“After winning the Austin Marathon the past two years, I’m really excited to speed things up and take on the half marathon for the first time ever,” said Allison Macsas, who secured the Olympic Marathon Trials B standard at the 2018 Austin Marathon (2:43:11). “I think it’s important to regularly cycle through different race distances and the Austin Half Marathon will provide a fresh challenge with stiff competition.”

The fifth round of 2019 marathoners include:

  • Patrick Rizzo – male Elite Athlete Program (4x Olympic Marathon Trials Qualifier)
  • Arturs Bareikis – male Elite Athlete Program (2nd place 2017 Madison Marathon – 2:23:14)
  • Khrystyna Bohomiahkova – female Elite Athlete Program (2:46:40 at 2018 Belfast City Marathon)
  • Mitchell Germann – male Elite Field (2018 Decker Challenge champion – 1:16:11)

The fifth round of 2019 half marathoners include:

  • Allison Macsas – female Elite Athlete Program (2017 – ‘18 Austin Marathon female champion – 2:43:11)
  • Julian Florez – male Elite Athlete Program (2nd place 2017 Victoria Half Marathon – 1:06:04)
  • Mike Lowe – female Elite Athlete Program (2nd place 2018 Shreveport Half Marathon – 1:04:54)
  • Kimi Reed – female Elite Athlete Program (1:14:43 at 2018 Bjorklund Half Marathon)
  • James Ngandu – male Elite Athlete Program (1:02:43 at 2018 Philadelphia Half Marathon)
  • Caroline Rotich – female Elite Athlete Program (1:10:34 at 2018 Boston Marathon)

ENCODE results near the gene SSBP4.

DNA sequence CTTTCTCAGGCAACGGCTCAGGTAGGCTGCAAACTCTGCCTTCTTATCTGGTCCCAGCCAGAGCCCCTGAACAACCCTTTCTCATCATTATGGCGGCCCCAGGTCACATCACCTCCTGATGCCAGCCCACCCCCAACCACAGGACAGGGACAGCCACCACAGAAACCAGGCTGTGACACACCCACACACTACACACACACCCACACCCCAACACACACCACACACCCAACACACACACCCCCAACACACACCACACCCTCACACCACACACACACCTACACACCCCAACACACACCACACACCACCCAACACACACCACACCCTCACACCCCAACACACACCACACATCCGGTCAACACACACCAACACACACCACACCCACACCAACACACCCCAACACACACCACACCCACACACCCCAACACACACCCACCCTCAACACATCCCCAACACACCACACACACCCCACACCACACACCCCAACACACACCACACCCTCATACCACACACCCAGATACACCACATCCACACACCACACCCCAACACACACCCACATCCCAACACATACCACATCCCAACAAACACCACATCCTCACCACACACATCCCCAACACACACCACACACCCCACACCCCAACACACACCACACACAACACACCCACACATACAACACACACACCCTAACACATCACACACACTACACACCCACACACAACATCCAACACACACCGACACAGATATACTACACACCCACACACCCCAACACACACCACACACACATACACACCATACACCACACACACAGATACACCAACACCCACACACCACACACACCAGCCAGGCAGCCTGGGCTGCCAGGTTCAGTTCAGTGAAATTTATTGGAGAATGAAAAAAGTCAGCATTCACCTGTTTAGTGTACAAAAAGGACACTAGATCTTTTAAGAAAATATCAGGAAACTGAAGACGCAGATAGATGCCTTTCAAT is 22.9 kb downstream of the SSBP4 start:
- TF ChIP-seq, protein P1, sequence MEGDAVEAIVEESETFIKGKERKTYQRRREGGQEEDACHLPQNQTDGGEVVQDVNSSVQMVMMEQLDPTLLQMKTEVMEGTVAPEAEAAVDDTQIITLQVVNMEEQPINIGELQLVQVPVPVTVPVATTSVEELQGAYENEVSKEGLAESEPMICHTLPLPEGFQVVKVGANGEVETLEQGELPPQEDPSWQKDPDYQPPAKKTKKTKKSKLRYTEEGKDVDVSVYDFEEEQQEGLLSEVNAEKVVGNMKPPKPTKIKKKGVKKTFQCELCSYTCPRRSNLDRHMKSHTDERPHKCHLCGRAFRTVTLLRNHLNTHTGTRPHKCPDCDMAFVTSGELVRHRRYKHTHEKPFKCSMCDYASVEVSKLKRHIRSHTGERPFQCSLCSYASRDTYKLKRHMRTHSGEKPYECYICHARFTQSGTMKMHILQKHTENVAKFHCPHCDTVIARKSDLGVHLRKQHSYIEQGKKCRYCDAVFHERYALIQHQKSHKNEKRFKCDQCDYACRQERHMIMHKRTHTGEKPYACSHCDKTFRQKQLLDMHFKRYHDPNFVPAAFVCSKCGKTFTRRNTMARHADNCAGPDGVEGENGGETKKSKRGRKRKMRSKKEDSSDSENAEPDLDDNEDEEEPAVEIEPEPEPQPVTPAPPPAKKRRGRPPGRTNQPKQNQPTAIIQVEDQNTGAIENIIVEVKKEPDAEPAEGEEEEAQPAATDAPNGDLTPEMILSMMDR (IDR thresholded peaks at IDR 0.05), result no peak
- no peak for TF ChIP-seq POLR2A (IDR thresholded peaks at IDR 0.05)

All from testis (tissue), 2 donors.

• Sipho Ngxongo – male Elite Field (2018 Koala Wellness Houston Half Marathon champ – 1:10:08)
  • Hope Hill – female Elite Field (2nd place 2018 Columbia Gorge Half Marathon – 1:24:06)
  • Alana Kopelson – female Elite Field (1:24:06 at 2018 NYC Half Marathon)
  • Kaitlyn Johnson – female Elite Field (1:20:10 at 2017 3M Half Marathon)
  • Kate Hails – female Elite Field (2:54:08 at 2015 Boston Marathon)
  • Fontaine Haskell – female Elite Field (1:23:35 at 2016 Tuscaloosa Half Marathon)
  • Ryan Taylor – male Elite Field (1:10:55 at 2018 Philadelphia Half Marathon)
  • Alex Dantzler – male Elite Field (1:20:01 at 2018 Decker Challenge)
  • Lindsey McDonald – female Elite Field (1:23:16 at 2016 Rock the Parkway Half Marathon)
  • Rebecca Marrou – female Elite Field (2018 Run the Alamo Half Marathon female champ – 1:24:18)
  • Tim Rackers – male Elite Field (1:06:46 at 2016 Dam to Dam Half Marathon)

The fifth round of 2019 Manzano Mile presented by Dole participants include:

  • Dana Mecke – female Elite Field (2018 Manzano Mile female champ – 4:47.08)
  • Jake Edwards – male Elite Field (3:58.26 at 2018 Westchester Mile)
  • Joshua Traynelis – male Elite Field (4:02.9 at 2016 UAA Outdoor Track and Field Championship)
  • Jessica Purtell –  female Elite Field (former Baylor track, 800m PR – 2:07)
  • Tansey Lystad –  female Elite Field (4:49.77 at 2017 Northwest Summer All-Comers Meet)
  • Jesse Chettle – male Elite Field (4:35 at 2017 Ad Astra Running Irish Mile)

The prize purse breakdown follows: $15,000 for the marathon, $5,000 for the half marathon, and $6,000 for the Manzano Mile presented by Dole. Runners not accepted into the Elite Athlete Program are still invited to run in the Elite Field.  Read about the first, second, third, and fourth round of accepted elite runners. The application process is closed.